Techlegality: Shaping Policy
By Victoria Willingham • October 31, 2020•Writers in Residence
With Election Day in just a few days, I am reminded of how policy shapes our society and the way we live. In a one-of-a-kind year that has sparked unprecedented social movements and calls for reform, the way individuals view and conceptualize policy has greatly shifted. As a result, who shapes policies has become more important than ever.
I recently attended a panel discussion that covered the current status of tech policy from a diversity and inclusion perspective in both the private sector and the public sector. There were so many interesting points throughout the discussion, but one overarching theme lingered in my thoughts long after the conversation had ended. One panelist indicated that essentially every company is becoming a tech company. I began to ponder that statement. Since technology is relevant in essentially all facets of our lives, identifying issues and advocating is merely a starting point when change is necessary. In order to really witness progress in these spaces, the people who are directly impacted must be a part of shaping the policies that need reform.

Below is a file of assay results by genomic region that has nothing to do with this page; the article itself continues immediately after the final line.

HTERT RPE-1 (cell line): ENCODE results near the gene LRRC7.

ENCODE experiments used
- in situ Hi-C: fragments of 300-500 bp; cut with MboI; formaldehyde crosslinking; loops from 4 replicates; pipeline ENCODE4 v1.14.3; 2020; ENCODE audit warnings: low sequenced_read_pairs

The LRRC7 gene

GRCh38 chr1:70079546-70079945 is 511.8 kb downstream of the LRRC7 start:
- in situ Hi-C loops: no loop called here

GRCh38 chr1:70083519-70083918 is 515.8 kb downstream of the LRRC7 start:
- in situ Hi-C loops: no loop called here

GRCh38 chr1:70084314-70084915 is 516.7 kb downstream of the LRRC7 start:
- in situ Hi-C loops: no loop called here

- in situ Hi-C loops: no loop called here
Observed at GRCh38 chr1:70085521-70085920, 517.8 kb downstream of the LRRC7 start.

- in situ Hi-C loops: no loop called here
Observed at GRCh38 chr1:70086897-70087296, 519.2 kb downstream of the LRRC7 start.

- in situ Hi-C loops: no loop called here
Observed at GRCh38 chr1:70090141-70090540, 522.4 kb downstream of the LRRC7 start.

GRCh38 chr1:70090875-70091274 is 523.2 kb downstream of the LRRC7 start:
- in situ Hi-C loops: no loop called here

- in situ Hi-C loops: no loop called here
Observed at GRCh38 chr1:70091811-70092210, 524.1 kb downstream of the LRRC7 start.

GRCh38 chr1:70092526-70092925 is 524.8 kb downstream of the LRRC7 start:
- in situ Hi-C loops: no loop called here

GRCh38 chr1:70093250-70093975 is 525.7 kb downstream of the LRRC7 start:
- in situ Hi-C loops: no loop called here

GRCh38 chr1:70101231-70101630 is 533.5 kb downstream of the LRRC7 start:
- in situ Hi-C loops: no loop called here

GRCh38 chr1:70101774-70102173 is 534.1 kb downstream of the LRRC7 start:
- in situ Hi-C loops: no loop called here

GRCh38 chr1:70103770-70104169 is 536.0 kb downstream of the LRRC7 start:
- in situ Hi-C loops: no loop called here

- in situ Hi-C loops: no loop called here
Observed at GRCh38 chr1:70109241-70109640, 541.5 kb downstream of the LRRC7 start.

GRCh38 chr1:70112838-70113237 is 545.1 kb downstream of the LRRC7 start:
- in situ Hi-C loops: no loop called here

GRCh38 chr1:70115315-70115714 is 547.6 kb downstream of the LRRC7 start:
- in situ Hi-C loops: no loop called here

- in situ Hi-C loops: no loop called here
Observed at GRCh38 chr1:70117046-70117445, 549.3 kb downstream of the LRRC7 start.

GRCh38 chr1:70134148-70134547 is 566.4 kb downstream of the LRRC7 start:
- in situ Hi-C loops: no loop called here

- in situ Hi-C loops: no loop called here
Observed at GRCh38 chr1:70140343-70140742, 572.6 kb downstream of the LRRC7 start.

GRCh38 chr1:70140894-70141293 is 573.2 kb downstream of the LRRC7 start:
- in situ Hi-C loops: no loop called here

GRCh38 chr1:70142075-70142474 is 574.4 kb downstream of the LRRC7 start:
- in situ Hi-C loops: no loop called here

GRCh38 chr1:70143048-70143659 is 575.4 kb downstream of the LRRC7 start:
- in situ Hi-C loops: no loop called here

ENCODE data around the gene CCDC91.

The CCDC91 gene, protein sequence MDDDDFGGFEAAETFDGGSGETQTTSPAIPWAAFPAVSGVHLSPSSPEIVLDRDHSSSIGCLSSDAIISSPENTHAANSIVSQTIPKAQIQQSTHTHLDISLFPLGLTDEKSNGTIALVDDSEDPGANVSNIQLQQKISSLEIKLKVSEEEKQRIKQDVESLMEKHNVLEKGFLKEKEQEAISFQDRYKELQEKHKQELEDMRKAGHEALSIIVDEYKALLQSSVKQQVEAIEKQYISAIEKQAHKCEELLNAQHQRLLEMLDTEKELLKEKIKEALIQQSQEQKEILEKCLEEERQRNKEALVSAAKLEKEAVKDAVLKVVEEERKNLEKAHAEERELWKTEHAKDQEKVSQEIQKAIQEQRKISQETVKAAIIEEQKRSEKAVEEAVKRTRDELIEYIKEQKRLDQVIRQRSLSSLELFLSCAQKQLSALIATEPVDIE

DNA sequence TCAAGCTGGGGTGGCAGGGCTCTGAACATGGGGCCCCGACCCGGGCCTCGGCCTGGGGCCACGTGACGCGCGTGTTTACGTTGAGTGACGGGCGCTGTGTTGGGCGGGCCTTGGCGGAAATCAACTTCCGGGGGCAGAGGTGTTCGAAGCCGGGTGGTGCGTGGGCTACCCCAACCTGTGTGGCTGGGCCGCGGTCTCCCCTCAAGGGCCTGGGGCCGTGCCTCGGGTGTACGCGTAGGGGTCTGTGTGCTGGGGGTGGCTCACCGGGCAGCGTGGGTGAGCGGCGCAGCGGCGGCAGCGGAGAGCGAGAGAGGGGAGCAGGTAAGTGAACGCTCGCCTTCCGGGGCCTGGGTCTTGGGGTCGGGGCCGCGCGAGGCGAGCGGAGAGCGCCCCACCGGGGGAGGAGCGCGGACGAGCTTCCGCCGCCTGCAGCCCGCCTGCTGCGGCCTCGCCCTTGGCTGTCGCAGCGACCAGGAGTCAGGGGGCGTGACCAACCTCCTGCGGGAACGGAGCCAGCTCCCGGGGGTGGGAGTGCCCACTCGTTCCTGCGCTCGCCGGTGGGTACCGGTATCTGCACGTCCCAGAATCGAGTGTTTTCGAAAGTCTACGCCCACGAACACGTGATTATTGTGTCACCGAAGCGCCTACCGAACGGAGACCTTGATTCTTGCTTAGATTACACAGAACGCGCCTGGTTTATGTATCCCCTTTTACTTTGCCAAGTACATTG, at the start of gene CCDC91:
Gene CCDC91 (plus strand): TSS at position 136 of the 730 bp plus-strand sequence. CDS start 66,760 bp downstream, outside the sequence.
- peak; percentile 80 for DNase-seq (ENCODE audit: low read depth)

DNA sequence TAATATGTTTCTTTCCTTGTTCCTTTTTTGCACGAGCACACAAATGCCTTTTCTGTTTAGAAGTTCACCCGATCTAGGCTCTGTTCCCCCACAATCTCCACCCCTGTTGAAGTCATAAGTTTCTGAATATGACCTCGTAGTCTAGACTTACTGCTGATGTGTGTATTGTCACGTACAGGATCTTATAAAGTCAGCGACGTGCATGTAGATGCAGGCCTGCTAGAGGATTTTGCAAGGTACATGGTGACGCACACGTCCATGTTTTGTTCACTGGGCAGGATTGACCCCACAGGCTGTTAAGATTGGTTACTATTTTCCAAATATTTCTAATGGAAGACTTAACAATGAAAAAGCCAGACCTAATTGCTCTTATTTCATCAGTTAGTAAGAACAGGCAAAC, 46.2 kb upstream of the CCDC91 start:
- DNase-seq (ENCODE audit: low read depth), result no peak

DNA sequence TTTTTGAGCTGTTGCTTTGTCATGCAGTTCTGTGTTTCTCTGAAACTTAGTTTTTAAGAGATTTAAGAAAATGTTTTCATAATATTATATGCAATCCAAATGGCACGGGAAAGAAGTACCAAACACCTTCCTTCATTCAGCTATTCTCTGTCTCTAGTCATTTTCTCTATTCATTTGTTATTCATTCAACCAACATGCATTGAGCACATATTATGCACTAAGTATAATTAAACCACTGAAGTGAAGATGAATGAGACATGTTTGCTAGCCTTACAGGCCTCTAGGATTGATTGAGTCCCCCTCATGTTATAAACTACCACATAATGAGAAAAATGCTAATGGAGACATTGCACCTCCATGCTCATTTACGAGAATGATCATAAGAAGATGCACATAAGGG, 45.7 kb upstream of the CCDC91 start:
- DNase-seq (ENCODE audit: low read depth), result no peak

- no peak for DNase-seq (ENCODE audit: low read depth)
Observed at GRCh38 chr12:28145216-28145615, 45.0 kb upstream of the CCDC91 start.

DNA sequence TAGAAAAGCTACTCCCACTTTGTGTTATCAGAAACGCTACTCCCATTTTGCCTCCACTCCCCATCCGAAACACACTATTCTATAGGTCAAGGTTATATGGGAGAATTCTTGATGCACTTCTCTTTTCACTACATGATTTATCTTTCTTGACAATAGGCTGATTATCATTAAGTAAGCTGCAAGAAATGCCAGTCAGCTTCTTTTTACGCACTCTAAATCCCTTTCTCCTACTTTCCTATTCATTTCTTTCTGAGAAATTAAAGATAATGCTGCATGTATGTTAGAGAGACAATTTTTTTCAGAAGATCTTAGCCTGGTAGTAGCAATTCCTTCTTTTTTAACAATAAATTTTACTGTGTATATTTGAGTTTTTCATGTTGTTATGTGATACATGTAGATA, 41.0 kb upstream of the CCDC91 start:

Whether in government, industry, or a particular company, decision makers must consider more than just the existence of programs and initiatives that address disparities in their internal policies or in the product or service they offer. When evaluating areas for change, the first step should be to ensure that as many voices as possible have the opportunity to offer insight and perspective. As it pertains to tech policy on a broad level, I think the topic will continue to evolve and we will have to address its various layers through voting in some instances and by intentionally creating avenues for traditionally marginalized individuals to have the opportunity to gain access to roles of influence.
While I continue to ponder this concept, I encourage individuals interested in the legal aspects of the tech space to think about ways we can create pipelines that diversify leadership and increase representation in policy. Additionally, as technology continues to evolve, I think it important to also anticipate the areas where improvements can be made to ensure diverse voices are heard and issues are tackled in the most productive and efficient manner possible.
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